write-proposals

If you’re selling a service, proposals are part of your processes. They are the documents that your ideal customers will use to differentiate you from your competitors. They’re more than price lists. They have to be more than templates. They must do more than sell—they must serve.

The modern-day definition of an effective proposal varies greatly from those of the past. It’s more than a tool for price comparison. Your prospective clients will use it to determine if you’re the right brand for them.

So how can you convince them of that?

I have a plan.

Tailored Proposals, from a Unique Brand

We talk often about how the key to selling is serving. It’s your job to offer as much value to your customers as you can, at all opportunities. You may have never considered this, but offering value starts with the proposal.

When prospects see that you’re already giving them value before they become customers, they’re likely to say “Hey, if I’m getting this much value already, imagine how much I’ll get when I’m a customer.”

So how can you write proposals that serve? Here are my top tips:

  • Never Use Templates or Price Lists. I’ve referenced this above, but it bears repeating. When a prospective client receives a proposal that is not tailored to his or her needs, they immediately know they’re not worth your time. And from that, they will deduct that being a customer of yours will be nothing special. Create a system for writing proposals by keeping a loose outline to guide your writing, whilst avoiding cookie-cutter communications.write-proposals
  • Employ Gap Analysis. The competition has gaps in its service. You know this because you’re reading reviews of their brands and you’re talking to your ideal customers (some of whom are their clients). Use this knowledge to write proposals that work to fill those gaps. There’s no need to name the gaps (or those other brands) specifically. Instead, make direct connections with your prospective clients by giving them information and advice that demonstrate how you will meet their [so-far unfulfilled] needs.
  • Conduct an Interview First. Before writing any proposal, connect with the client, to gain a solid understanding of their specific challenges, pains and needs. This could be in the form of a telephone interview, Skype call, questionnaire, or any other type of information-gathering method you see fit. Use what you learn to demonstrate, through the proposal, how you will meet their needs. This will prove not only that you’ve listened, but that you understand their requirements and that you’re equipped (and ready) to meet them.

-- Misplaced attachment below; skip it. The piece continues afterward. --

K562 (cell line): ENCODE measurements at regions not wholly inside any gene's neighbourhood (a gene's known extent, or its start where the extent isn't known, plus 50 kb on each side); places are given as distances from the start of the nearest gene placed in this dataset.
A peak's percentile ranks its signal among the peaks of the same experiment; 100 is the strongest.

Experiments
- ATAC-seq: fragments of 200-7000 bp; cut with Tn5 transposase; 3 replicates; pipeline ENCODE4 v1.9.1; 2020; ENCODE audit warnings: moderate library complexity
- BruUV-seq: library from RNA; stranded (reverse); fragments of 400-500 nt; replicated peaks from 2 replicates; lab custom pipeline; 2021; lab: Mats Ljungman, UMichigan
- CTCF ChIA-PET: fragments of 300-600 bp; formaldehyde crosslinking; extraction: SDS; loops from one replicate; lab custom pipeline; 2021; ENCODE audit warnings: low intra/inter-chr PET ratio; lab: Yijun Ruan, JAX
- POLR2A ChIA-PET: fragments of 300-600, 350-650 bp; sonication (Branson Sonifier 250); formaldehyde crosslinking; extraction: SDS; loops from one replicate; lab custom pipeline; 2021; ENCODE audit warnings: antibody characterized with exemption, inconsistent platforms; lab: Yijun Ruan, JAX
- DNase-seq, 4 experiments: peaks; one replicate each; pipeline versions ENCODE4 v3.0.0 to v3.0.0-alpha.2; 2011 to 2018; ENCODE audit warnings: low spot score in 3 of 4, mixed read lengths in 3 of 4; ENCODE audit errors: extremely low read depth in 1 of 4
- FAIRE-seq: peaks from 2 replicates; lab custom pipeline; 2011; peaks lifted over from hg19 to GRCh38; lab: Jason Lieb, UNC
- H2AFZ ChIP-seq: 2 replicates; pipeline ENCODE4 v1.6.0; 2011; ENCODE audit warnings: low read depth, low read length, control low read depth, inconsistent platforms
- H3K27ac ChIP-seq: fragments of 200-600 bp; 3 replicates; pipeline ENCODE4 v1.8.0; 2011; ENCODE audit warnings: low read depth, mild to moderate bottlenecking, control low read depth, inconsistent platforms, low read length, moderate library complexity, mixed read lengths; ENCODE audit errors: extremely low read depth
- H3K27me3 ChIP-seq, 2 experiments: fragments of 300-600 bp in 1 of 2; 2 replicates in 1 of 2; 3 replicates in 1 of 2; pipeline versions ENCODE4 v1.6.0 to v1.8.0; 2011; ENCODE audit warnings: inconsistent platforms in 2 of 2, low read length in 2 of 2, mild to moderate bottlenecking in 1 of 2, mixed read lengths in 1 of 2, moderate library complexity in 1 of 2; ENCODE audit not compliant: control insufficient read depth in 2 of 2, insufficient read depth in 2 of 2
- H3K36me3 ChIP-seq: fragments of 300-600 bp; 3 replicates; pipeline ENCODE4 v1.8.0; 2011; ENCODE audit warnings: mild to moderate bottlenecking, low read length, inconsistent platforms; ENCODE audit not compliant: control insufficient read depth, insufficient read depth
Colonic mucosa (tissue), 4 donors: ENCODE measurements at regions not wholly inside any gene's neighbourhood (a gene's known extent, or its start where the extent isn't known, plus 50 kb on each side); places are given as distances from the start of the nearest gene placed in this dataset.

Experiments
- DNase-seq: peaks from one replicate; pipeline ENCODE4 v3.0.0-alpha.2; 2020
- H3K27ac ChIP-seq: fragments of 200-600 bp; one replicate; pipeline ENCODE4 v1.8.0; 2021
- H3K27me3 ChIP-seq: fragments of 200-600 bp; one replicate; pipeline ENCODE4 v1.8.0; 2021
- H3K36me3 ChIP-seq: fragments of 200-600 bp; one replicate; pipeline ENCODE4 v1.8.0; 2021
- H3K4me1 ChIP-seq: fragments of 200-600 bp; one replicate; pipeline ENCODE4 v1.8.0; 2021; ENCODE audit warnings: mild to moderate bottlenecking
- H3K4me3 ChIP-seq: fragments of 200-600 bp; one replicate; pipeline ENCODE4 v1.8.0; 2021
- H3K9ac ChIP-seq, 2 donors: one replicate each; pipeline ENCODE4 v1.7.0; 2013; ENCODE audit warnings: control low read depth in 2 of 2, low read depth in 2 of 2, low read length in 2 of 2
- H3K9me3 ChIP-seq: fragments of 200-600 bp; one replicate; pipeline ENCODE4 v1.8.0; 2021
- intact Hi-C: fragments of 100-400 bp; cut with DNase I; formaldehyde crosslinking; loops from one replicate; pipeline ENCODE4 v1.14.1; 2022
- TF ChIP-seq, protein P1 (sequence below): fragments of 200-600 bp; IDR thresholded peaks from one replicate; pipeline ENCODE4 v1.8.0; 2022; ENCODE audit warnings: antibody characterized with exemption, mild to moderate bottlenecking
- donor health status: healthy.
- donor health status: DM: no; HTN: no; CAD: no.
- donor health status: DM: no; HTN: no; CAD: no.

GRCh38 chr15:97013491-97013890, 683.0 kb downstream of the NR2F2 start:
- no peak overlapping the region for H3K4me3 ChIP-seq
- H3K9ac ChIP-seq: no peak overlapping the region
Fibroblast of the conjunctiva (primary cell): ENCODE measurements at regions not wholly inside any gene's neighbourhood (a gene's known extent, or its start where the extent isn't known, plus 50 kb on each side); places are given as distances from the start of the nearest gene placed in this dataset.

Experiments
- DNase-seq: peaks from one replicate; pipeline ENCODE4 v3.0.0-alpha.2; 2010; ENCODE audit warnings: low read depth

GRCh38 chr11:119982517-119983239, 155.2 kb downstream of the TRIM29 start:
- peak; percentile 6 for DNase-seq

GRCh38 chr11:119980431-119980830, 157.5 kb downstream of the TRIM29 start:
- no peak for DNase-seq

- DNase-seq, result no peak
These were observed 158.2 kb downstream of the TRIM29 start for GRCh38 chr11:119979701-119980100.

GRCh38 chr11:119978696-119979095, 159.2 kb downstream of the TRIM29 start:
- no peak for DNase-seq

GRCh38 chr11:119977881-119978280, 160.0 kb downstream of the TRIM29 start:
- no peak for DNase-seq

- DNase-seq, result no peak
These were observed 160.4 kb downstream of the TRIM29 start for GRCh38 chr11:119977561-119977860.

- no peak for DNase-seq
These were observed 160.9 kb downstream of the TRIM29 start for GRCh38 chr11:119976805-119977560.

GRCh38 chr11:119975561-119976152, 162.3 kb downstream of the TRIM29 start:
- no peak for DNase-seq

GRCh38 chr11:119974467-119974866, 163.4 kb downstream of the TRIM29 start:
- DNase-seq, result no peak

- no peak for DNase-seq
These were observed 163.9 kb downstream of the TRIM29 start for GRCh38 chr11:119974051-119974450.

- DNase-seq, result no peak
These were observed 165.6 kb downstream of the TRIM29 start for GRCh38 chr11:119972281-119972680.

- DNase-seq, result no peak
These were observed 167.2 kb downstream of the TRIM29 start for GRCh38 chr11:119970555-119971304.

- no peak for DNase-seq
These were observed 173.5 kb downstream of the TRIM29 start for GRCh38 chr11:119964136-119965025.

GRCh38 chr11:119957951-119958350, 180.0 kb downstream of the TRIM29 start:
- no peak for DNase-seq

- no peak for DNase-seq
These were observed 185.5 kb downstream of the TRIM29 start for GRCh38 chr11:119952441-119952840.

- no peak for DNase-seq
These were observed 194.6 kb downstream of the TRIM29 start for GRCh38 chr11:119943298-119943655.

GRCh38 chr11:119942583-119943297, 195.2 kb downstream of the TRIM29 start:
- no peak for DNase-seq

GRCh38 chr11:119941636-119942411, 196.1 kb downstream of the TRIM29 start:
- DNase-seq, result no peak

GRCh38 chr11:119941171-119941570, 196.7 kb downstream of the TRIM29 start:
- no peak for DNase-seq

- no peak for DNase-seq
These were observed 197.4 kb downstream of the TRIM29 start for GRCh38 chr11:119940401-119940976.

• Express your USP. Your Unique Selling Proposition is that thing that differentiates your brand from the competition. It’s the thing you’ll use to position your brand in the market and the thing that people will remember most about your brand. A proposal is a great place to exercise your USP, in a way that directly impacts the people who will appreciate it most intensely. Maybe your customer service is above-average, or your production process more innovative. Express this through your proposal, to set it apart from the others.
  • Make it a Gift. When your prospects are finished reading your proposals, they should feel that they’ve learnt something, acquired something or experienced something unique. Now is the time to let go of the idea that you must keep all of your intellectual property under wraps until they’ve signed a contract. Instead, give freely in order to establish trust and to give them a good indicator of what more they can expect to receive. This is a simple (and cost-free) path to customer acquisition.
  • Make a Recommendation. Refer back to your initial conversation or survey completed by your potential customer. Think of some advice you could give them, so they can move forward and improve their business or their life…even if they don’t contract with your brand. Sound crazy? Believe me, you’ll get used to the idea. You’ll notice an increase in the number of accepted proposals, and you’ll remain top-of-mind in your ideal customers’ brains, even after they contract with the other guy.

Unless you’re selling a small-pound item, proposals should be a regular part of your sales process—and they can always be improved, to make better impressions, build trust, expand lists and increase profits.

Need more help with proposals? Or help with finding your USP, your best survey options, branded language or your ideal customer? Then you need the B.R.A.N.D. Building Bootcamp, where you’ll learn the three strategies I used to take my business from £0 to £18,000 in just 12 weeks. Click here to learn more and to register.

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